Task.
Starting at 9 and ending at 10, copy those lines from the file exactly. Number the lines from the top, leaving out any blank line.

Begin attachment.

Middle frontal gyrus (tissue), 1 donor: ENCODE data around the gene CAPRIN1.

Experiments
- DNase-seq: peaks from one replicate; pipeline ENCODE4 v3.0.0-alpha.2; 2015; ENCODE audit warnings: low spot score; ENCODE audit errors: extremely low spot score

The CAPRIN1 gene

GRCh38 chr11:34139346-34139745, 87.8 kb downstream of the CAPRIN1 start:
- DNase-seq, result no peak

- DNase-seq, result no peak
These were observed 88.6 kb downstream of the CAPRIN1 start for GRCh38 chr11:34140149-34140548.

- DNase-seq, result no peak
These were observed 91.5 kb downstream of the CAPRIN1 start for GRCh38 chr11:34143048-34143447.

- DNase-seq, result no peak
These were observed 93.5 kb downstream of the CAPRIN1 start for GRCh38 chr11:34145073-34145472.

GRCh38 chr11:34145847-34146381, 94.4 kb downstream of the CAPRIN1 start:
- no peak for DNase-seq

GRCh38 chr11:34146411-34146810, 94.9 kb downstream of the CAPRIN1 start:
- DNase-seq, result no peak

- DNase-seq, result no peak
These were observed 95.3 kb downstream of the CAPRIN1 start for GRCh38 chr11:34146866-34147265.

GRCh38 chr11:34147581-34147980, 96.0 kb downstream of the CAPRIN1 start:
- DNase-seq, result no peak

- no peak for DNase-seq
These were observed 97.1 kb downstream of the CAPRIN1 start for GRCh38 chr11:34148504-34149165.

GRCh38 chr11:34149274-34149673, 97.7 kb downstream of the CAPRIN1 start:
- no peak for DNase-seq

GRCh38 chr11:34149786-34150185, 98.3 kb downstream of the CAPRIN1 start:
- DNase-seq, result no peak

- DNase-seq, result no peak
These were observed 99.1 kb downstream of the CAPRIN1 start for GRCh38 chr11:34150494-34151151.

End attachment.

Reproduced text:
- DNase-seq, result no peak
These were observed 91.5 kb downstream of the CAPRIN1 start for GRCh38 chr11:34143048-34143447.